Point Guard – handles the ball, runs the offense, directs people where to go and gets people the ball to shoot
Shooting Guard – primarily a shooter, simply tries to get open and make a shot…best shooter on the team
Small Forward – a bit of a bigger body, also a shooter, and can handle the ball pretty decently
Power Forward – big body, looks to score inside, muscles people around
Center – biggest guy out there, should not dribble, just get underneath the basket and put it in

That’s a rough idea of how people characterize the positions. And normally when you play, you’re placed depending on your size. I, obviously, started out as a point guard. I would play with people so much older and bigger than me, that I couldn’t really match up physically with any of them. One thing I did have was vision. From whe I was very young, Ive prided myself in my ability to see the court and be able to guess correctly where people are moving to and how defenses are playing and what are players strengths and weaknesses. So that’s what I did for most of my life. I would occasionally shoot from the outside, but I basically set everyone else up, and I loved it. I got to be so good with my handles and I’d get pretty fancy with my passes, but it would work. What I loved the most would be that I wouldn’t really get much credit for it. Because no matter what I did, when all is said and done, all eyes were on the boy that made the shots (…and Sij, you stole my thunder by being the shooter).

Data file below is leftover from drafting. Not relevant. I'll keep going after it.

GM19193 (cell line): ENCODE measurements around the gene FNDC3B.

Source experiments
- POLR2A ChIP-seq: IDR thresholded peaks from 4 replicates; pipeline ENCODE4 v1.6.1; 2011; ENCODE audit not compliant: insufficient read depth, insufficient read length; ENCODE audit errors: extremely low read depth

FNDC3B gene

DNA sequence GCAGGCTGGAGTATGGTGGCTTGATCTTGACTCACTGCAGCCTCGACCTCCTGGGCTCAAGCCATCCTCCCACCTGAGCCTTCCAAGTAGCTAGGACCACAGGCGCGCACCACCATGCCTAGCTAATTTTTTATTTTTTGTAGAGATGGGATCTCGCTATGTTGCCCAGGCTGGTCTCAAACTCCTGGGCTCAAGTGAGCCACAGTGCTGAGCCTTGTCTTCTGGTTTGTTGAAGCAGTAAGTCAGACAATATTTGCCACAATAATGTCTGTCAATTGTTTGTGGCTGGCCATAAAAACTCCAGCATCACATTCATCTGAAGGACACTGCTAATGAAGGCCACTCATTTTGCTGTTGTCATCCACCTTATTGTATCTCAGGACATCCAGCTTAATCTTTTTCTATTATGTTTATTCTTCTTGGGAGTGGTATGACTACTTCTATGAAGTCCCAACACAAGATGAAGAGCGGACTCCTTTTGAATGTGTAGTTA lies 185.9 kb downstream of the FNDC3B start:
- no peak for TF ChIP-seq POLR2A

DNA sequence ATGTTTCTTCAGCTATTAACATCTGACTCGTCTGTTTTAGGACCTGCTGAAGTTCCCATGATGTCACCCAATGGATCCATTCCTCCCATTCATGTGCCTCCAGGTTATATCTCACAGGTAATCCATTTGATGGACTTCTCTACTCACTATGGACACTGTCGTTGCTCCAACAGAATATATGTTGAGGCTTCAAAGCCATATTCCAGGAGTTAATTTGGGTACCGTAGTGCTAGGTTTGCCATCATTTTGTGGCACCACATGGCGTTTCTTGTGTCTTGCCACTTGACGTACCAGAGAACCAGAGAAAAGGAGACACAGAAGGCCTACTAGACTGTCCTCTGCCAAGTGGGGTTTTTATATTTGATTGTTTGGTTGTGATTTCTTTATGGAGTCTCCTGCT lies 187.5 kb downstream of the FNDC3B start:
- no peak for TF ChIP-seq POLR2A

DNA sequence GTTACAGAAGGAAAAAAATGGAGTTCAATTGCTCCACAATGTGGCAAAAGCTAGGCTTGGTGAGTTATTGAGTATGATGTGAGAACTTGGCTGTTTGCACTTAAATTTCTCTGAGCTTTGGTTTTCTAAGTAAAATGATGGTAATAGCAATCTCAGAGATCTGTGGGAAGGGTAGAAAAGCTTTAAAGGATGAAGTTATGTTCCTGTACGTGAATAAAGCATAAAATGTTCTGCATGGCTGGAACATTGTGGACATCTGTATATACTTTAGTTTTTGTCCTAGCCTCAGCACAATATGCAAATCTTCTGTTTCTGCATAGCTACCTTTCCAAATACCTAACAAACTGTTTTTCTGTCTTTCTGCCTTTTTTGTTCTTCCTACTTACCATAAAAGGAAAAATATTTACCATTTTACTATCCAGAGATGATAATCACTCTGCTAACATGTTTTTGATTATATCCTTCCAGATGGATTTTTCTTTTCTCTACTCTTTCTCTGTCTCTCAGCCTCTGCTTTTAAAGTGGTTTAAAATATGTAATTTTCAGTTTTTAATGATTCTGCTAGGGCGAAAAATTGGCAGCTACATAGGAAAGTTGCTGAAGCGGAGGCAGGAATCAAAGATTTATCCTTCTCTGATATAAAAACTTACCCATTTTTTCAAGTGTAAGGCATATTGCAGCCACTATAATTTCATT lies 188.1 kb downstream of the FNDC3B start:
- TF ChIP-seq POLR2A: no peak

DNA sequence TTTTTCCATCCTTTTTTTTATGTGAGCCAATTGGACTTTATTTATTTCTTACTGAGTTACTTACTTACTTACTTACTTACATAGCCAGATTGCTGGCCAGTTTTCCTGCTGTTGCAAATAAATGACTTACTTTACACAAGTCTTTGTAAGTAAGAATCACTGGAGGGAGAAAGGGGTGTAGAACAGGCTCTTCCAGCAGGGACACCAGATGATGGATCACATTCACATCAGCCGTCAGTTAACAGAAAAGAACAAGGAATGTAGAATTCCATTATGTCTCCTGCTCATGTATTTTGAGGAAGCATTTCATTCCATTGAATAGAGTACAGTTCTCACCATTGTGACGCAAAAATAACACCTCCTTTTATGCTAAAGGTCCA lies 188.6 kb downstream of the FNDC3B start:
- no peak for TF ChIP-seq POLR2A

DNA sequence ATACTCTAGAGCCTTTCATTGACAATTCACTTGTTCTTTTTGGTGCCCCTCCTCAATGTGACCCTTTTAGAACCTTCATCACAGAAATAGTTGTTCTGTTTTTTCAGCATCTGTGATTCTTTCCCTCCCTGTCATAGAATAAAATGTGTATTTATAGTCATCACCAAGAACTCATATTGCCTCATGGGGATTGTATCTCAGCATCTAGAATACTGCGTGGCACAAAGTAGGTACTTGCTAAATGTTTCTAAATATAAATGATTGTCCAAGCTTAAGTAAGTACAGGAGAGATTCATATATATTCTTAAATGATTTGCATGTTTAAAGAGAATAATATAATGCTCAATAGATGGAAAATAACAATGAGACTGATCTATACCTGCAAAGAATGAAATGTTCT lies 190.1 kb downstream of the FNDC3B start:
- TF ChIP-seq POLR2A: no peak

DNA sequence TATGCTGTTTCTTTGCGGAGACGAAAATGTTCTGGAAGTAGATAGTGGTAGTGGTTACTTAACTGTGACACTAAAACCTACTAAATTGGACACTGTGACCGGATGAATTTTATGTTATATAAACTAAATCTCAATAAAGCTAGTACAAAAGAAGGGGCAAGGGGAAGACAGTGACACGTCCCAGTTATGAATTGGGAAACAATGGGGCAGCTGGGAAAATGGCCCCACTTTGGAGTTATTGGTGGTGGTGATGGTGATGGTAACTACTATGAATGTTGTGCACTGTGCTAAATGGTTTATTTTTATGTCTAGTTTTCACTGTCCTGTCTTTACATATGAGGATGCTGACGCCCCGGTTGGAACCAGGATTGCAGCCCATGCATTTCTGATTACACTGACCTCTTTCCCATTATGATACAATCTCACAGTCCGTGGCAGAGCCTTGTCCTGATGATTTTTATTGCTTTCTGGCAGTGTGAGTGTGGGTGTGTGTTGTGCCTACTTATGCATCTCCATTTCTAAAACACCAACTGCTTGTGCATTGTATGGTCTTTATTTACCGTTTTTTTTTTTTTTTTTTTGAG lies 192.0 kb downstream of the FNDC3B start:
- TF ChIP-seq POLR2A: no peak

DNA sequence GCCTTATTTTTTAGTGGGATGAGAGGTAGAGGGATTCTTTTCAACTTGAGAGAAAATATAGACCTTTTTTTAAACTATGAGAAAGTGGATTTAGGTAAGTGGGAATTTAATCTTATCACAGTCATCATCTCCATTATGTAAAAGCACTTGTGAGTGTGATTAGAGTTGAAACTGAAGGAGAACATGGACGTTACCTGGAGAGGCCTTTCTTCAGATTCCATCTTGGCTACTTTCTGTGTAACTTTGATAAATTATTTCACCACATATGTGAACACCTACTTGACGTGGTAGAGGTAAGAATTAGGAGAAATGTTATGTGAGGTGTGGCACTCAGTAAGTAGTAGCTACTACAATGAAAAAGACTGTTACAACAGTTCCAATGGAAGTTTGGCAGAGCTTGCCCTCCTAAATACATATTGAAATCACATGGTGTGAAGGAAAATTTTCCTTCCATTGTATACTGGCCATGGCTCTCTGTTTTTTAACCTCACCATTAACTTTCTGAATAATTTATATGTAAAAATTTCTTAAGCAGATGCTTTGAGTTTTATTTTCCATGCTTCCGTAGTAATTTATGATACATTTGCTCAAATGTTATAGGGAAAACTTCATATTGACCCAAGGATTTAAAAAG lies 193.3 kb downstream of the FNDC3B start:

And in life? Oh so similar. My desire in everything is to set things up and make sure things get done right, but I don’t attach my name to it. I’ll make sure things are running perfectly, then pass the ball off to someone else who’ll finish it off and get the credit. Occasionally I’ll let myself get some cheers by doing things, but that wasn’t my goal. I didn’t want that attention.
Another thing about my ballin’ skills was that for most of my life I was primarily a 3-point threat. I’d just hang out around the stripe, wait until the ball got swung back to me, and then I’d shoot. If it wasn’t there, I’d find and open guy and let them get it. But I would never drive it in. My high school guys would joke about how I didn’t know how to make a lay-up, because my entire game was dribbling and shooting 3’s. Why didn’t I take it inside, you ask? I feared rejection. Like I told you, I played with guys bigger and stronger than me all the time. And they would show me no mercy. If I tried to even come close to the basket and take a shot, that ball would get knocked right back at my face. So instead of facing it, I played soft. Even on fast breaks, if I felt pressure coming, I’d look to make my patented wrap-around pass (or wrap-around fake, if I was feeling giddy) and let them finish instead of me taking the chance.